Remarks at Today's State Department Briefing Fail to Clear Up Confusion Over Dealing With BAE Systems
As has been reported there is a great deal of confusion in the U.S. defense trade community about dealing with BAE Systems plc and their U.S. affiliates in light of the company's guilty plea last week to a conspiracy charge in connection with certain statements made to the U.S. Government. The fundamental legal question for U.S. companies is whether they are permitted by section 127.1(c) of the ITAR to continue to engage in defense-related transactions with BAE Systems given that the company appears to be "ineligible" as a result of the guilty plea.
At today's press briefing State Department spokesman P.J. Crowley was asked by a reporter about the BAE Systems licensing issue and, not surprisingly, his answer did not go very far in resolving this issue. As noted below, Mr. Crowley noted that the State Department is "assessing the implications that the plea will have on the statutory debarment and resulting policy of denial" and that "it would be inappropriate for [State] to make decisions on pending export applications at this time." He noted that this meant that "applications for export will be delayed if those applications involve BAE Systems PLC or any of its subsidiaries." The complete text of the exchange is below:
QUESTION: A question on export licenses. In reference to a specific company, I got a query from someone from another bureau about an export license being put on hold for a defense contract. Does the State Department have a particular hold on all export licenses at the moment? I know you guys are reviewing – you have an interagency review on export controls. Is that affecting the application for export licenses?Until this issue is resolved once and for all by the State Department's Directorate of Defense Trade Controls, U.S. companies should consult section 127.1(c) of the ITAR and their export controls counsel for guidance on how to proceed.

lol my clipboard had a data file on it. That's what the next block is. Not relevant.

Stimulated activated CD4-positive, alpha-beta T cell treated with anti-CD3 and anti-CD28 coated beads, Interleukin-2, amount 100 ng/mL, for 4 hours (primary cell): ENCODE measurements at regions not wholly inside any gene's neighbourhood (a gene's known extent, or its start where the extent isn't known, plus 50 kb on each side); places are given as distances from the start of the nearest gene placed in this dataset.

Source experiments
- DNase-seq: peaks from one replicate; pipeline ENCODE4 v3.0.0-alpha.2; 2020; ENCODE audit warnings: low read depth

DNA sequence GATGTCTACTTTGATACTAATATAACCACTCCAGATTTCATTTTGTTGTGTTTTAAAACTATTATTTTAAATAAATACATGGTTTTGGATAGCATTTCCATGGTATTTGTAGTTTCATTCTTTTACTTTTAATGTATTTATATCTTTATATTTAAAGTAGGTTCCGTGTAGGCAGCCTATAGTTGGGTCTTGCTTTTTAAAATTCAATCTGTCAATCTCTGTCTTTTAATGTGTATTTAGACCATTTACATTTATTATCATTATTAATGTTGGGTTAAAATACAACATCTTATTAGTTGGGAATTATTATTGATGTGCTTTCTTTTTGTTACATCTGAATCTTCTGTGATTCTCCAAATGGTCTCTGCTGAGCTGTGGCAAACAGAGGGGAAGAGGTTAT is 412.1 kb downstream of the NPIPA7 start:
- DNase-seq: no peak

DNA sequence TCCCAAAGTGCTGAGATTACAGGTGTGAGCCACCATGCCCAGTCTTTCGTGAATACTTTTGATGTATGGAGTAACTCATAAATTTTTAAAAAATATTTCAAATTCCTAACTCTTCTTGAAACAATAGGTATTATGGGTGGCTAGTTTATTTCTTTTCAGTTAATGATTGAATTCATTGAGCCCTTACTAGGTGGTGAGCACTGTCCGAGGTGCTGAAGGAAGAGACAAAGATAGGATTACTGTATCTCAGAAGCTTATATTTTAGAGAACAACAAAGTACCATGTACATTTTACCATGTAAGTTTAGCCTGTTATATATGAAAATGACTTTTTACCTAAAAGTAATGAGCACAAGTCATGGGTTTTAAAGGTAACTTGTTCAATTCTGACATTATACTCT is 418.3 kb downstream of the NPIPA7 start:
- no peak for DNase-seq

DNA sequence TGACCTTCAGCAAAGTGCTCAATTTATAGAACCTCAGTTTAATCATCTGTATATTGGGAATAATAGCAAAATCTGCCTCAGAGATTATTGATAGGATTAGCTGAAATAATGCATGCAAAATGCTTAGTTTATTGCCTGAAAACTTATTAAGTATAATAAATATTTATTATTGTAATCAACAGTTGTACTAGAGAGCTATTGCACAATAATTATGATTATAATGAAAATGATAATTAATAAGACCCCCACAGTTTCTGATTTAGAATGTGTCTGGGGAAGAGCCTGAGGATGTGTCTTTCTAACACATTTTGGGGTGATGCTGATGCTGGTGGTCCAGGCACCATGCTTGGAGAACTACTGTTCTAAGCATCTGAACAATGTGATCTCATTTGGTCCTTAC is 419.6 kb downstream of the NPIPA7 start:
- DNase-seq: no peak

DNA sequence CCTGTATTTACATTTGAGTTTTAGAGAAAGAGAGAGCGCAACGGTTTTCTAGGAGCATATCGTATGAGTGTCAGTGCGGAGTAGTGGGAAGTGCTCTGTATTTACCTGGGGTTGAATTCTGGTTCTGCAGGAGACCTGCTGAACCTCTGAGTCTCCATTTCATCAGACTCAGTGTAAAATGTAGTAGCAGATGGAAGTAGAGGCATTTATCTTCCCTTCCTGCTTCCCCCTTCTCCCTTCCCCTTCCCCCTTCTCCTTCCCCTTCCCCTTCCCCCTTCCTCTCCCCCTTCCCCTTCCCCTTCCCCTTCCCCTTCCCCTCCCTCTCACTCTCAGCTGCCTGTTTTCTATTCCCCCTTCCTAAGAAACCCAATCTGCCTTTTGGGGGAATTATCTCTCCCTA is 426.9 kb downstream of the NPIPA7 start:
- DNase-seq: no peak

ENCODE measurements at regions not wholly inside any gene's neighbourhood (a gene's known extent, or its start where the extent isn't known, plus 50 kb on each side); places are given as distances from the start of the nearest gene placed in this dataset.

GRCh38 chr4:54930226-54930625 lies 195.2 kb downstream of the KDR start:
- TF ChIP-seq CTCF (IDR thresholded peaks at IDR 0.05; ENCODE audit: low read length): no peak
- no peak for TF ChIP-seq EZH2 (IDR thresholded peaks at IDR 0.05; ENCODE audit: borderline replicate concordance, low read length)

MR. CROWLEY: Export licenses writ [sic] large?
QUESTION: Yeah, that’s what I’m wondering. I mean, this was in reference to a specific defense contractor, a British defense contractor.
MR. CROWLEY: Well, so, is your question about that specific contractor?
QUESTION: Yes. Can I ask about the (inaudible)?
MR. CROWLEY: (Laughter.) No, you’ll say – I got the impression that we were holding --
QUESTION: Well, I’d like to ask about BAE’s application for --
MR. CROWLEY: Sure.
QUESTION: -- an export license being put on hold, and then specifically, is this something that is affecting everybody or just them?
MR. CROWLEY: Let me talk more specifically. I’m not aware of any blanket hold on all export licenses. On March 1st, BAE Systems plc pled guilty in U.S. District Court for the District of Columbia to conspiracy involving violations of several U.S. laws, including the Arms Export Control Act. The State Department is studying the judgment and the plea agreement between the Department of Justice and BAE Systems plc, which BAE entered into to settle issues related to violations of the export – Arms Export Control Act. We are assessing the implications that the plea will have on the statutory debarment and resulting policy of denial. Though no final determinations have been reached, our analysis indicates it would be inappropriate for us to make decisions on pending export applications at this time. But for further information on the plea agreement, I refer you to the Department of Justice.
QUESTION: Can you explain what that means? You said we’re assessing implications the plea will have on the statutory something-something. What was that?
MR. CROWLEY: What this means is only that their applications for export will be delayed if those applications involve BAE Systems plc or any of its subsidiaries.
QUESTION: Thank you.